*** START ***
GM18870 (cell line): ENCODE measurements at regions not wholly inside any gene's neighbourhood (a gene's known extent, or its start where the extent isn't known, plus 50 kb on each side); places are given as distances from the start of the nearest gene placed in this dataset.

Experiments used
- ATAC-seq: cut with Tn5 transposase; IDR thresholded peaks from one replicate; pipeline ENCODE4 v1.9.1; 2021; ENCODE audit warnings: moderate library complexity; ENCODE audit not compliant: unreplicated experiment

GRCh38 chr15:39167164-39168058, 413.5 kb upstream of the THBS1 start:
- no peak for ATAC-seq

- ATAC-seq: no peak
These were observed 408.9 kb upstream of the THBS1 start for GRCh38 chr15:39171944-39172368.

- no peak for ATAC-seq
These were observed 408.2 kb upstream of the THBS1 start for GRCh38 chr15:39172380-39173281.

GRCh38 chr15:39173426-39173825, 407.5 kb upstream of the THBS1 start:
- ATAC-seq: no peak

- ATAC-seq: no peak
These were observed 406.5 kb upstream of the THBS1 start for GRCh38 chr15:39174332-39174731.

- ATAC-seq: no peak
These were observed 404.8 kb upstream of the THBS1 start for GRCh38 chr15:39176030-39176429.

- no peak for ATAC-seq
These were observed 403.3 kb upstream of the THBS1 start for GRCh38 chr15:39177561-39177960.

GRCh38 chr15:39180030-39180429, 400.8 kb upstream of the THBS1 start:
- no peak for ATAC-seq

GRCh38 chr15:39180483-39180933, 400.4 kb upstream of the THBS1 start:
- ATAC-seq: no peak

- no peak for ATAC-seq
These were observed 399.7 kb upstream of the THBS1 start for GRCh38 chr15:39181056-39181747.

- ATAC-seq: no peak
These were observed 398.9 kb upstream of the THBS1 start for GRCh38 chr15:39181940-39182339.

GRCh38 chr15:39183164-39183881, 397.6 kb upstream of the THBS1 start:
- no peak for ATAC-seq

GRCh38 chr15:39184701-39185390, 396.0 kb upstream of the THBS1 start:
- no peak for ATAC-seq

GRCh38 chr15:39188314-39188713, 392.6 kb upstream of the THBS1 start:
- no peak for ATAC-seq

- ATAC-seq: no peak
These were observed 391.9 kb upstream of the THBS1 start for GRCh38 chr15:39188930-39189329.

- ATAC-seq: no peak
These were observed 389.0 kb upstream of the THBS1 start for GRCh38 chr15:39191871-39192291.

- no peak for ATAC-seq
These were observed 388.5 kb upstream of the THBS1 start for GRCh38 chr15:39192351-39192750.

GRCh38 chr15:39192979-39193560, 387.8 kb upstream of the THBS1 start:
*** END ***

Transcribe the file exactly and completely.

GM18870 (cell line): ENCODE measurements at regions not wholly inside any gene's neighbourhood (a gene's known extent, or its start where the extent isn't known, plus 50 kb on each side); places are given as distances from the start of the nearest gene placed in this dataset.

Experiments used
- ATAC-seq: cut with Tn5 transposase; IDR thresholded peaks from one replicate; pipeline ENCODE4 v1.9.1; 2021; ENCODE audit warnings: moderate library complexity; ENCODE audit not compliant: unreplicated experiment

GRCh38 chr15:39167164-39168058, 413.5 kb upstream of the THBS1 start:
- no peak for ATAC-seq

- ATAC-seq: no peak
These were observed 408.9 kb upstream of the THBS1 start for GRCh38 chr15:39171944-39172368.

- no peak for ATAC-seq
These were observed 408.2 kb upstream of the THBS1 start for GRCh38 chr15:39172380-39173281.

GRCh38 chr15:39173426-39173825, 407.5 kb upstream of the THBS1 start:
- ATAC-seq: no peak

- ATAC-seq: no peak
These were observed 406.5 kb upstream of the THBS1 start for GRCh38 chr15:39174332-39174731.

- ATAC-seq: no peak
These were observed 404.8 kb upstream of the THBS1 start for GRCh38 chr15:39176030-39176429.

- no peak for ATAC-seq
These were observed 403.3 kb upstream of the THBS1 start for GRCh38 chr15:39177561-39177960.

GRCh38 chr15:39180030-39180429, 400.8 kb upstream of the THBS1 start:
- no peak for ATAC-seq

GRCh38 chr15:39180483-39180933, 400.4 kb upstream of the THBS1 start:
- ATAC-seq: no peak

- no peak for ATAC-seq
These were observed 399.7 kb upstream of the THBS1 start for GRCh38 chr15:39181056-39181747.

- ATAC-seq: no peak
These were observed 398.9 kb upstream of the THBS1 start for GRCh38 chr15:39181940-39182339.

GRCh38 chr15:39183164-39183881, 397.6 kb upstream of the THBS1 start:
- no peak for ATAC-seq

GRCh38 chr15:39184701-39185390, 396.0 kb upstream of the THBS1 start:
- no peak for ATAC-seq

GRCh38 chr15:39188314-39188713, 392.6 kb upstream of the THBS1 start:
- no peak for ATAC-seq

- ATAC-seq: no peak
These were observed 391.9 kb upstream of the THBS1 start for GRCh38 chr15:39188930-39189329.

- ATAC-seq: no peak
These were observed 389.0 kb upstream of the THBS1 start for GRCh38 chr15:39191871-39192291.

- no peak for ATAC-seq
These were observed 388.5 kb upstream of the THBS1 start for GRCh38 chr15:39192351-39192750.

GRCh38 chr15:39192979-39193560, 387.8 kb upstream of the THBS1 start: